Some possibly different experiences of being a statistician working with an international collaborative research group like OHDSI.

This post is by Keith O’Rourke and as with all posts and comments on this blog, is just a deliberation on dealing with uncertainties in scientific inquiry and should not to be attributed to any entity other than the author. Starting at the end of March, I thought it would be good idea to let […]

Theorizing, thought experiments, fake-data simulation

I think of theorizing as like thought experiments or, in statistics, fake-data simulation: A way of exploring the implications of one’s ideas, essentially a form of deductive reasoning. Arguably, much of fiction serves this purpose too, of mapping out the implications of existing postulates, and, conversely, revealing implicit postulates or assumptions that drive our thinking.

Some thoughts inspired by Lee Cronbach (1975), “Beyond the two disciplines of scientific psychology”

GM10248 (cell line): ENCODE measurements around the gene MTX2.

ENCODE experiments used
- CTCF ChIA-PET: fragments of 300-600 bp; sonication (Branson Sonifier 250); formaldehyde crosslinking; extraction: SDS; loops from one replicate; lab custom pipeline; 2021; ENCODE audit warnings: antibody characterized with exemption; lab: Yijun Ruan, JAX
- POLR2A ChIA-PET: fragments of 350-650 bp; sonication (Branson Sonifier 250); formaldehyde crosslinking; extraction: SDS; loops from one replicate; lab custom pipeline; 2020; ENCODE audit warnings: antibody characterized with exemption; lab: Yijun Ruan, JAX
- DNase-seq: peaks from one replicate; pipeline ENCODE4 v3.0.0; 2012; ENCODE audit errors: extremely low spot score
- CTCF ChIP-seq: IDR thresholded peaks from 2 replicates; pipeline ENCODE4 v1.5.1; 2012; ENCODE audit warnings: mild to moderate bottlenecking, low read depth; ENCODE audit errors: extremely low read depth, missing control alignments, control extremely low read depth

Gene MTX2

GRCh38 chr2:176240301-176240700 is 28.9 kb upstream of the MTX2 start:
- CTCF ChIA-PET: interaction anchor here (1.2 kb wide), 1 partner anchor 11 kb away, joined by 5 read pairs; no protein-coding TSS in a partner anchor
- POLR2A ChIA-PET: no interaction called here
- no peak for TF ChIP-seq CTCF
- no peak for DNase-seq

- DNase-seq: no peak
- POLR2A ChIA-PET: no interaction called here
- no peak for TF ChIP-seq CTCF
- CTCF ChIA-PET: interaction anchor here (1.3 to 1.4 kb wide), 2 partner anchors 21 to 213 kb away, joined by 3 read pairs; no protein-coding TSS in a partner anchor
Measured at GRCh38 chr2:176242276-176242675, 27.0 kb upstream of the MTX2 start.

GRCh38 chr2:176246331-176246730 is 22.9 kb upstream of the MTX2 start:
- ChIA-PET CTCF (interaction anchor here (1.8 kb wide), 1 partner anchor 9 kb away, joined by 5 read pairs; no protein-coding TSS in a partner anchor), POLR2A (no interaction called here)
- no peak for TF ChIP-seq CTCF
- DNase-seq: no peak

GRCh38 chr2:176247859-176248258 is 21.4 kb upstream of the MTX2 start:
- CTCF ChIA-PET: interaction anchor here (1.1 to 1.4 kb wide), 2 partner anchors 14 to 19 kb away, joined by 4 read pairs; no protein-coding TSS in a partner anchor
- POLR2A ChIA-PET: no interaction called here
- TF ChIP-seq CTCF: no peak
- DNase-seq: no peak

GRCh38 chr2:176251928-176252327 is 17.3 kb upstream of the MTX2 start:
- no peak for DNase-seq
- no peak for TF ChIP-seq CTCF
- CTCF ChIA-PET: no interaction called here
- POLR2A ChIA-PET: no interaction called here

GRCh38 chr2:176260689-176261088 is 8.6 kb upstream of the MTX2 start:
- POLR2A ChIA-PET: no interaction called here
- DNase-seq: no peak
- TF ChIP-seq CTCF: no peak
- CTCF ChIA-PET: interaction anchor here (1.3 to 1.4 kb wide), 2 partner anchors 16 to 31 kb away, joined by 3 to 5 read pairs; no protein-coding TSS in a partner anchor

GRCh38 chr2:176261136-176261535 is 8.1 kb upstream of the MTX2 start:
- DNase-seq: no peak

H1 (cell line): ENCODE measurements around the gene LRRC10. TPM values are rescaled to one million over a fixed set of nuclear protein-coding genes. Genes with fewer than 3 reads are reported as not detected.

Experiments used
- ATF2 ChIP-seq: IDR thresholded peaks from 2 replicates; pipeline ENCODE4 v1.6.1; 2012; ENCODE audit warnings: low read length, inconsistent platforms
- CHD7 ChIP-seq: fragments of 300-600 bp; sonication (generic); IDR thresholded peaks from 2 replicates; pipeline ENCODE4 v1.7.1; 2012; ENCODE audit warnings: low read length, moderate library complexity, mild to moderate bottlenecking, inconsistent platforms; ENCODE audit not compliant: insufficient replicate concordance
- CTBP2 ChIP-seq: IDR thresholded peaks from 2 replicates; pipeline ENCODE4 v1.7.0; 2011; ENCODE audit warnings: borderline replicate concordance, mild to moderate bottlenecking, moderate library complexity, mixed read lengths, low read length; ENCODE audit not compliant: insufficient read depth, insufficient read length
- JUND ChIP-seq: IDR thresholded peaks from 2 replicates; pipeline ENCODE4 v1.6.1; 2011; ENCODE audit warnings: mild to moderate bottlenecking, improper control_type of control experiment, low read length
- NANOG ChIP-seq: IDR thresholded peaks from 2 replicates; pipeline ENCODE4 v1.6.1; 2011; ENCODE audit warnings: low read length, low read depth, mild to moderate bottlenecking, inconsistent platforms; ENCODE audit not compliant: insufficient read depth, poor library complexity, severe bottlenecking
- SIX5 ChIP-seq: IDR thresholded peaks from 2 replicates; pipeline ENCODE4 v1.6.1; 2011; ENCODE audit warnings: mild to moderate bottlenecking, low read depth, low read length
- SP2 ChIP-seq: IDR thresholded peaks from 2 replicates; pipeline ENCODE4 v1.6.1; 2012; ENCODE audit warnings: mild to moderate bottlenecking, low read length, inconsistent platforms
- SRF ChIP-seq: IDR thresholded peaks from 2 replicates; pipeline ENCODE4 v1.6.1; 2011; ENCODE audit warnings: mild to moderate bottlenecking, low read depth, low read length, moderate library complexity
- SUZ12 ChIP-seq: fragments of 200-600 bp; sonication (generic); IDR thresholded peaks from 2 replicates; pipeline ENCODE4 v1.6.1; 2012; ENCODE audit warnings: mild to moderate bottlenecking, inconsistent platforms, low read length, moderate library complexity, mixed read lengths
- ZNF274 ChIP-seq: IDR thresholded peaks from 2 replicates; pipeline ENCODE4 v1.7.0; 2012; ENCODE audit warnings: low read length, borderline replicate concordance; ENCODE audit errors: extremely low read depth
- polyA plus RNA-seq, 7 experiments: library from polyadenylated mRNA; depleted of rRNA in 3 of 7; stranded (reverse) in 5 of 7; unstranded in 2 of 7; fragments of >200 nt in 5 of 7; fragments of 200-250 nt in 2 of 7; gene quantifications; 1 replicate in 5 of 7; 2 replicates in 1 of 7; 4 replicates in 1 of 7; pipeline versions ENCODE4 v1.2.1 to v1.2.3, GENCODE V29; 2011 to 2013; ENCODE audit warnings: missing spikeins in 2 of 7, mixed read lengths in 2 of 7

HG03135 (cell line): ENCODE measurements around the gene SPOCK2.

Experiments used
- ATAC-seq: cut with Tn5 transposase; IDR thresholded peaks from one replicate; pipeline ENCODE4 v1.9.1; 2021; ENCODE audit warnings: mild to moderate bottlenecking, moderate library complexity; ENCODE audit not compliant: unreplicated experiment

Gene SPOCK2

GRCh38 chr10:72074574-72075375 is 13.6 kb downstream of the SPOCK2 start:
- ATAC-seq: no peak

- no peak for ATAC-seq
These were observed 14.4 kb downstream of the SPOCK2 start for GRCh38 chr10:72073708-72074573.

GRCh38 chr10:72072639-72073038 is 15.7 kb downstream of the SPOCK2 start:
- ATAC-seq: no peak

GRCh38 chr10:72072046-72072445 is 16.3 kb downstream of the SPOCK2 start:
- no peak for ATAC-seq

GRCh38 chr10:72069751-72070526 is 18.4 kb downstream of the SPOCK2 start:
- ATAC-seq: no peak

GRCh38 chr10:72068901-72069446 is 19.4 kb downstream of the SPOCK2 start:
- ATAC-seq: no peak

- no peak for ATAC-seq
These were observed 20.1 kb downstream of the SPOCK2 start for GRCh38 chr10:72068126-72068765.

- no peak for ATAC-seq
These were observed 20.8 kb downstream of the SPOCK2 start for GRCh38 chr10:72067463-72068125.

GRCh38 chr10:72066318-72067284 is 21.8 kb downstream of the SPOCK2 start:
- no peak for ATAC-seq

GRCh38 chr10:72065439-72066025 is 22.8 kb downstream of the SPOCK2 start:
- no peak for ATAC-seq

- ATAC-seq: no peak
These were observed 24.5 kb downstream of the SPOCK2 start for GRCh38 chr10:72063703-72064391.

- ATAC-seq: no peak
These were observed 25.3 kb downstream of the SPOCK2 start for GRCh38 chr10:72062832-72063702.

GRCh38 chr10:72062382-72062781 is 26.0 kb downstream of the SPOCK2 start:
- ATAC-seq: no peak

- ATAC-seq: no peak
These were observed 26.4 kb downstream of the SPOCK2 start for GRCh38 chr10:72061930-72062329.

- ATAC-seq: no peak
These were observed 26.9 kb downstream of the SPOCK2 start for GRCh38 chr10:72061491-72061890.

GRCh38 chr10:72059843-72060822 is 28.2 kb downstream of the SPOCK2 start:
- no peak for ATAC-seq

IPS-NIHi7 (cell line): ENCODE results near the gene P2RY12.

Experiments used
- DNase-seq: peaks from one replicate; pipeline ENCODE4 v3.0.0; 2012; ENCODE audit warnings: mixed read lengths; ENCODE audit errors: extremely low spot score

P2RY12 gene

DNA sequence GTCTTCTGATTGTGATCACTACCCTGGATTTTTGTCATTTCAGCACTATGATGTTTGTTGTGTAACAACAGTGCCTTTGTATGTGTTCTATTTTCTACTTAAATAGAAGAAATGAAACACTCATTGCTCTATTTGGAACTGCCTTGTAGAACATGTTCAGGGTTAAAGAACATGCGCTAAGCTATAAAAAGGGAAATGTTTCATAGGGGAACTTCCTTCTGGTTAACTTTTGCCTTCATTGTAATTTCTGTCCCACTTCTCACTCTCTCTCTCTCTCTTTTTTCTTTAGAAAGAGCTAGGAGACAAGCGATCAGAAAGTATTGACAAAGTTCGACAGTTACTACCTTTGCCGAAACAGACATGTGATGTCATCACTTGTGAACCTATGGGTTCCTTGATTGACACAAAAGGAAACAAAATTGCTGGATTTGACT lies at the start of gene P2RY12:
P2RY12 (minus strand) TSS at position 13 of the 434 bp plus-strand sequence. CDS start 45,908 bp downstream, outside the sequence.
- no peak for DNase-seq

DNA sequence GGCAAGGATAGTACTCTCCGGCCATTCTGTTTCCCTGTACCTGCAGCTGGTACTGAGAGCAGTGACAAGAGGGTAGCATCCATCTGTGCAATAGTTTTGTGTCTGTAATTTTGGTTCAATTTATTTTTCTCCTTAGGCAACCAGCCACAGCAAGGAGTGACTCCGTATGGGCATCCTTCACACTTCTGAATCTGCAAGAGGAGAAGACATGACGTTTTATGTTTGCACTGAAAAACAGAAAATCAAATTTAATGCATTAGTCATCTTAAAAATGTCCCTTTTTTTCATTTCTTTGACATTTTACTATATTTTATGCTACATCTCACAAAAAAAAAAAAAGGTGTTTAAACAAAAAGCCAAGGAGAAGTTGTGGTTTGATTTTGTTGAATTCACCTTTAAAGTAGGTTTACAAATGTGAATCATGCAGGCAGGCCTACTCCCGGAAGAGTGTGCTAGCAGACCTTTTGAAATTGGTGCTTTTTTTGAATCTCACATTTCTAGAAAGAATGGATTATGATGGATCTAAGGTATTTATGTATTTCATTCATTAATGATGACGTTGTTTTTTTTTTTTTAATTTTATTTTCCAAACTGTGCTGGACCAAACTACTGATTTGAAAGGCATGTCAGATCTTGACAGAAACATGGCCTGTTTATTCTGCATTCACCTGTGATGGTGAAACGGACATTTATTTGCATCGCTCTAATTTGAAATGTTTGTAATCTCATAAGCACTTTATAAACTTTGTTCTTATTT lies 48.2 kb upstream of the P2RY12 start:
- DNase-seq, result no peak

I happened to come across this article today. It’s hardly obscure—it has over 3000 citations, according to Google scholar—but it was new to me. It’s a wonderful article. You should read it right away. OK, click on the above link and read the article. Done? OK, then read on.

How much of public health work “involves not technology but methodicalness and record keeping”?

Palko points us to this interesting point from Josh Marhsall: I [Marshall] am always struck by, amazed at how much of public health work involves not technology but methodicalness and record keeping. In purely technological terms much of it could have been done 100 years ago or, in outlines at least, 500 years ago. Phones […]

Thomas Basbøll will like this post (analogy between common—indeed, inevitable—mistakes in drawing, and inevitable mistakes in statistical reasoning).

There’s a saying in art that you have to draw things the way they look, not the way they are. This reminds me of an important but rarely stated principle in statistical reasoning, the distinction between evidence and truth. The classic error of novices when drawing is to draw essences—for example, drawing a head as […]